According to the BAR: "[Matlovich] had told his commanding officers he was a homosexual but wanted to remain in the service. The Air Force kicked him out, and Matlovich sued the secretary of the Air Force. Matlovich settled out of court and received $160,000. The lawsuit did prompt the military after 1981 to switch from giving gay service members dishonorable discharges to honorable discharges."

Matlovich's headstone, in the Congressional Cemetery in Washington, DC, is well-known. It reads: "When I was in the military, they gave me a medal for killing two men and a discharge for loving one."

I don't expect this is the last we'll see of them this week.

The Hill warns today that abandoning DADT repeal would be "political disaster for Obama.":

But abandoning the effort to repeal the “Don’t ask, don’t tell” policy would be a political disaster for President Obama, who made a campaign promise to end the ban.

And with a Republican majority in the House and diminished Democratic numbers in the Senate in the incoming Congress, the lame-duck session may be the last chance to repeal “don’t ask” before the 2012 presidential campaign begins in earnest. 

If Reid isn’t able to move the repeal through the Senate, Obama will have to explain to his liberal base why he failed to follow through on a central promise from his 2008 campaign.

Mc And Politico adds that McCain's calls on Meet the Press for hearings have further dimmed the measure's chances for repeal:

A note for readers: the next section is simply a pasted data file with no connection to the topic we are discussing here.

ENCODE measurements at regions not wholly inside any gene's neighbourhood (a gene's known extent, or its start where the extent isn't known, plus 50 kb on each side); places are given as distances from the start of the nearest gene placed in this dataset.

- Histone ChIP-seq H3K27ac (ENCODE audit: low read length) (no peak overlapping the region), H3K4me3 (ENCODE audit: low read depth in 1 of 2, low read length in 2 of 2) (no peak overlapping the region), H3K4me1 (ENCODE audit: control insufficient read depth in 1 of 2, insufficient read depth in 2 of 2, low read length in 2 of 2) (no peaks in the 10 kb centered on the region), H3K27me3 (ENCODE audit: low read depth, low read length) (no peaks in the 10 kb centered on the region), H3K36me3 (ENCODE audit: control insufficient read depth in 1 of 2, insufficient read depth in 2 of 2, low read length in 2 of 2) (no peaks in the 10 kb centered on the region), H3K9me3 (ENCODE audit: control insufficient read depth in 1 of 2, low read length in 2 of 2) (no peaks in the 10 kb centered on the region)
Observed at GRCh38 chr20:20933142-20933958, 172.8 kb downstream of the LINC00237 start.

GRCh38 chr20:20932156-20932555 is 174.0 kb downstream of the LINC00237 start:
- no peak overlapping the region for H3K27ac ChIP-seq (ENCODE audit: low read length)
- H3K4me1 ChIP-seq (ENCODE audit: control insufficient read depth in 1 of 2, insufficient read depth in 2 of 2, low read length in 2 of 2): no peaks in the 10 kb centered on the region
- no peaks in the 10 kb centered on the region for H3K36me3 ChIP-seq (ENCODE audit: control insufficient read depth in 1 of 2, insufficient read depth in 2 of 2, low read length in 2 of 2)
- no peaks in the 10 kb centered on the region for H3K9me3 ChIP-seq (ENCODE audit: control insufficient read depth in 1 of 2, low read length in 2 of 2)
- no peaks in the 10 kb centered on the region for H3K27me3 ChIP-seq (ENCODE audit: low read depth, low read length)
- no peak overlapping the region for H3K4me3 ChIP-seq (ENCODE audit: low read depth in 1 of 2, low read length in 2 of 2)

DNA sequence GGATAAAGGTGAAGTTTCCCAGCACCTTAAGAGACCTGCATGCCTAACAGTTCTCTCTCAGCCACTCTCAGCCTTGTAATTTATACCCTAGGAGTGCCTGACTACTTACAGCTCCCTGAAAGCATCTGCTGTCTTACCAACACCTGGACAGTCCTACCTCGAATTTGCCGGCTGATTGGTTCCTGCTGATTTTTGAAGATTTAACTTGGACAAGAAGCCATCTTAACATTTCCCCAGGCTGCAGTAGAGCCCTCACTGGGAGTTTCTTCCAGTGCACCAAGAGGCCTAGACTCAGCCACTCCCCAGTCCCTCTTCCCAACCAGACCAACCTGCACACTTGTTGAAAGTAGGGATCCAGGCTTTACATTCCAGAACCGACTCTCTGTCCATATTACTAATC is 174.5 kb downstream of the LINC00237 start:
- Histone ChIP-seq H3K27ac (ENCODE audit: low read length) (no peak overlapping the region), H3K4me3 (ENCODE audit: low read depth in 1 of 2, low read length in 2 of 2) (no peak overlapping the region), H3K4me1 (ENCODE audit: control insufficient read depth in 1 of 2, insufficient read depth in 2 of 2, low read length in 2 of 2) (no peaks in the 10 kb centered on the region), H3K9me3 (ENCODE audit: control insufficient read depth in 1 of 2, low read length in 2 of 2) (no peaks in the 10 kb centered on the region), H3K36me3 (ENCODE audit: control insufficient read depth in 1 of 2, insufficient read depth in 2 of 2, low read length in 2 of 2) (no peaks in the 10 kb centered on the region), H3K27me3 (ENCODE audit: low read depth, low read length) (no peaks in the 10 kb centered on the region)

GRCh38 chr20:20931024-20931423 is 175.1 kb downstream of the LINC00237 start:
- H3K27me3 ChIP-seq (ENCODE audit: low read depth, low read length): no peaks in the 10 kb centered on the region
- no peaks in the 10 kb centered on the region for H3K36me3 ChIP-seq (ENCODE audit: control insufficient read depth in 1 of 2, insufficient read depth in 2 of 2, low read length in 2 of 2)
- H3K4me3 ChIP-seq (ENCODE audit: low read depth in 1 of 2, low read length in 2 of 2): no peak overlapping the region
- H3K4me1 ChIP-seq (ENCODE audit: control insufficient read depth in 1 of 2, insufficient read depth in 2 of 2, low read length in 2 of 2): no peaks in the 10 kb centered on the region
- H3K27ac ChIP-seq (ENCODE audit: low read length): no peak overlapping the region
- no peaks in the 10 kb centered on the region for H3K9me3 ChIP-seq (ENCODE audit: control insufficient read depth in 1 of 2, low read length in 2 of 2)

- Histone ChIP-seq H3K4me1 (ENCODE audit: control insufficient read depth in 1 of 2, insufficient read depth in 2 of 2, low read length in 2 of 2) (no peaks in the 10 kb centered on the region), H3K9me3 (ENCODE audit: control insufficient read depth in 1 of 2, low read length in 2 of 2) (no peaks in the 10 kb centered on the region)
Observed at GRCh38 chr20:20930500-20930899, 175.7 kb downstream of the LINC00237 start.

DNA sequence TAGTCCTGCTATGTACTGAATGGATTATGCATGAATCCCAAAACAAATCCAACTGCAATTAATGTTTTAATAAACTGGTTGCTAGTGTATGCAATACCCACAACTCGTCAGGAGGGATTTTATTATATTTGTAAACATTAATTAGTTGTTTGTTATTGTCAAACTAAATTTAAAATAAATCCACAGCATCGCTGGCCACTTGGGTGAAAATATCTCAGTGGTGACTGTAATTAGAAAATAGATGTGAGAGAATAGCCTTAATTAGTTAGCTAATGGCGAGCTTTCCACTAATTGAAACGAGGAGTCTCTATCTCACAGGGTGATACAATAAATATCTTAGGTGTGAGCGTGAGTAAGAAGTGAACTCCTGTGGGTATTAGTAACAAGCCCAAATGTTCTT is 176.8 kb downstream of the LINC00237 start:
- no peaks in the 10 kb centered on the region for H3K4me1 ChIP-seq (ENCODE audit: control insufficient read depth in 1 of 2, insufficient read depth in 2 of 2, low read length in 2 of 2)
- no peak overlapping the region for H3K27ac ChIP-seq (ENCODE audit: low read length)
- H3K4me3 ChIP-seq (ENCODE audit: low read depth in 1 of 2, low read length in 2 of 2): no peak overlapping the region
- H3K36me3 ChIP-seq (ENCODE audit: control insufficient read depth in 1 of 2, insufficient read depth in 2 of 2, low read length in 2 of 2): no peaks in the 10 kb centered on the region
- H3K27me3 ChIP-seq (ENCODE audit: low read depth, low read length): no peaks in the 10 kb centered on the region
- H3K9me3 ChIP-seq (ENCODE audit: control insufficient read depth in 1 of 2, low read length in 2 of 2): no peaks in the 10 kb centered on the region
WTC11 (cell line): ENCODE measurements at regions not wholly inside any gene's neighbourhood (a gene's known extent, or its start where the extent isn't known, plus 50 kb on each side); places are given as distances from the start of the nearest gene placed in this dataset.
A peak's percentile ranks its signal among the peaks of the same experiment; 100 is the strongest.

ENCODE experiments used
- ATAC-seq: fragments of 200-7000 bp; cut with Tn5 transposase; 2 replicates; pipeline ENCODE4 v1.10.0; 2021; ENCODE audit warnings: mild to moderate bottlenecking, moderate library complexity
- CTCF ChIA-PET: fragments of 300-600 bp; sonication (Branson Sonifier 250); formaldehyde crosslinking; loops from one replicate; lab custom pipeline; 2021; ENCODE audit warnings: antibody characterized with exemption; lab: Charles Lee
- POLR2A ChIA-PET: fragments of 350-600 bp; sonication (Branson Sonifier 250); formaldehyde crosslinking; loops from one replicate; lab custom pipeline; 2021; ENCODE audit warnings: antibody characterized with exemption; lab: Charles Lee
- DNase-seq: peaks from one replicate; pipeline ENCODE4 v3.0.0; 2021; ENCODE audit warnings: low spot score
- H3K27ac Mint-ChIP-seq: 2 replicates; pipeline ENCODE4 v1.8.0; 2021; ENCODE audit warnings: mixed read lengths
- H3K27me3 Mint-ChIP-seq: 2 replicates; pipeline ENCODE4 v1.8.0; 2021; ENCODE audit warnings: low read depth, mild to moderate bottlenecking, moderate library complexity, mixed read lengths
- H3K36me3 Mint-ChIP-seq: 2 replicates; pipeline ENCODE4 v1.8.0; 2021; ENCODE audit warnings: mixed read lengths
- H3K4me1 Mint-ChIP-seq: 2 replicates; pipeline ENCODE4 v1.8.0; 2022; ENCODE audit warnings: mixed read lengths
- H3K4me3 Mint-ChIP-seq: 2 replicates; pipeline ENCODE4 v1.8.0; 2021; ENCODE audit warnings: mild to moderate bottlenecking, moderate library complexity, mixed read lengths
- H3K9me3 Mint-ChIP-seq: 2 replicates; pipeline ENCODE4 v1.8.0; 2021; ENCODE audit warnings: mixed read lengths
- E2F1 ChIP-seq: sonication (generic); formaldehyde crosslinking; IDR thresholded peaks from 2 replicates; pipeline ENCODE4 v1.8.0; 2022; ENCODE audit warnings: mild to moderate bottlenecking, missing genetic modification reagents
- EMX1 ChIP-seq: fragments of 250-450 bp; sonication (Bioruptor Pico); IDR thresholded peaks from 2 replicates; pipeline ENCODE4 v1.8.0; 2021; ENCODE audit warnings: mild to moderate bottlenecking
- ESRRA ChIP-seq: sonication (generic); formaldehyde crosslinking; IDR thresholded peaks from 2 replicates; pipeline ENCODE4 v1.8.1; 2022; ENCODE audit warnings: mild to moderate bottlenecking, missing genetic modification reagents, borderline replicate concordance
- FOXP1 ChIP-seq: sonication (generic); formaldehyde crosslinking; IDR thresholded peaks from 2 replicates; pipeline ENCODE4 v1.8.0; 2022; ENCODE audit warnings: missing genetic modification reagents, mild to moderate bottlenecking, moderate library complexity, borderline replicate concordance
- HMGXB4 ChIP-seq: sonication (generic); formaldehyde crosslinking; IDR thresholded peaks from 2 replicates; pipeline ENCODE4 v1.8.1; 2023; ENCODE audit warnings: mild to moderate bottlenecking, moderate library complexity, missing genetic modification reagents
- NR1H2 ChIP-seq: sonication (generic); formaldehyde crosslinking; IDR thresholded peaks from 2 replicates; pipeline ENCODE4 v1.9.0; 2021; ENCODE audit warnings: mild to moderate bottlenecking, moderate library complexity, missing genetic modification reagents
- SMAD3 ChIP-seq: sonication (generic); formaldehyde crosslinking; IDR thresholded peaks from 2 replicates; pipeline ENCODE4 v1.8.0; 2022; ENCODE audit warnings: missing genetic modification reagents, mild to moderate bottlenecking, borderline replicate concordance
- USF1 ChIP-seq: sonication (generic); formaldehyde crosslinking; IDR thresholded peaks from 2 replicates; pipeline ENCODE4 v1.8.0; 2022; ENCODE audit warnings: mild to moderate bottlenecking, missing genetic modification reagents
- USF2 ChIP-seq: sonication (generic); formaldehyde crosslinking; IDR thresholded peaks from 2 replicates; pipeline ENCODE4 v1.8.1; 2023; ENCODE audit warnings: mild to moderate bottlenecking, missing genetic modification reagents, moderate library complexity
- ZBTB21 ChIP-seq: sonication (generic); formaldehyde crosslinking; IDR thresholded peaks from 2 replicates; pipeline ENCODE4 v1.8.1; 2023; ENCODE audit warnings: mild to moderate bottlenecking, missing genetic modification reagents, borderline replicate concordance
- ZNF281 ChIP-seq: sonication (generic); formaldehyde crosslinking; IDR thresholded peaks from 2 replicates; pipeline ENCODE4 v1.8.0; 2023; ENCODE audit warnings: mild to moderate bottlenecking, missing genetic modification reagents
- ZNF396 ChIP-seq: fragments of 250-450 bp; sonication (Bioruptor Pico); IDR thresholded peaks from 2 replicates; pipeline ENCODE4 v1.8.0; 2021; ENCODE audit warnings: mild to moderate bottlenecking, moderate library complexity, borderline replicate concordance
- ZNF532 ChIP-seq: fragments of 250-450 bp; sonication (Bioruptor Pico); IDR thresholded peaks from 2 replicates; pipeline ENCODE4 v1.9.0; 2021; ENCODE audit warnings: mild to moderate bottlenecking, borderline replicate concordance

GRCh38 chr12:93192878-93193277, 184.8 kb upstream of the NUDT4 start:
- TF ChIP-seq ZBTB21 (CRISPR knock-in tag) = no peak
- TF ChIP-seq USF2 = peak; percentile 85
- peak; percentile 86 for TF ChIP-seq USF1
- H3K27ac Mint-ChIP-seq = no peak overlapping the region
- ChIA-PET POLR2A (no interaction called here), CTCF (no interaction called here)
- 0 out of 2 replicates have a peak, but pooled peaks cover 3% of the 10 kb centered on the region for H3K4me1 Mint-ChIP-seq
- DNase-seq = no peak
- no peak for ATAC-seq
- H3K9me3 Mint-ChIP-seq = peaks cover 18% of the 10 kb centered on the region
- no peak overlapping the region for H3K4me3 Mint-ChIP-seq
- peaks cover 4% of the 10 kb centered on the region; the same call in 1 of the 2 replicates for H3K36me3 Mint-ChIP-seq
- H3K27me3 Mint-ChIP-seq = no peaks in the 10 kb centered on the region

If McCain can hold off Senate floor action on the defense authorization bill which contains conditional repeal language not only until December 1 but until after hearings on the Pentagon report, that may well kill repeal for this year. If the Senate waits until after hearings to move on "don't ask," it would then need time to bring the defense bill to the floor, debate and vote on what could be a lengthy list of amendments, end debate, pass the bill, conference it with the House, and re-pass it in the Senate. Even if the Senate began work on the bill this week, that would be a tall order and if the body takes no action until, say, the second week in December, it becomes hard to see how passage could be accomplished in the face of continued resistance by McCain and others.

"McCain... is stonewalling, trying to run out the clock on repeal by calling for congressional hearings,"  Joe Solmonese of the Human Rights Campaign complained in a statement Sunday reacting to McCain's comments.

Matlovich 
(image joe sudbay/twitter)


Watch: Memorial to Leonard Matlovich — Died 22 Years Ago Today

Matlovich

When he was in the military, they gave him a medal for killing two men, and a discharge for loving one. Sadly, they still would today.

Watch, AFTER THE JUMP...

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Castro Residence of Gay Vietnam Vet Leonard Matlovich Recognized

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Back in June I reported that the residence of Leonard Matlovich, a Vietnam war vet and gay rights pioneer who took up residence in San Francisco's Castro District in the late 70's and appeared on the cover of TIME magazine in September 1975 under the headline "I am a Homosexual", was to be recognized with a plaque thanks to the work of friends, including frequent Towleroad commenter Michael Bedwell.